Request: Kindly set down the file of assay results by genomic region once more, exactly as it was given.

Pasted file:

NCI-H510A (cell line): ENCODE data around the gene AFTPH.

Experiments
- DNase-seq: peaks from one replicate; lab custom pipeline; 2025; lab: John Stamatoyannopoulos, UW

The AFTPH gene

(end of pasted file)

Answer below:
NCI-H510A (cell line): ENCODE data around the gene AFTPH.

Experiments
- DNase-seq: peaks from one replicate; lab custom pipeline; 2025; lab: John Stamatoyannopoulos, UW

The AFTPH gene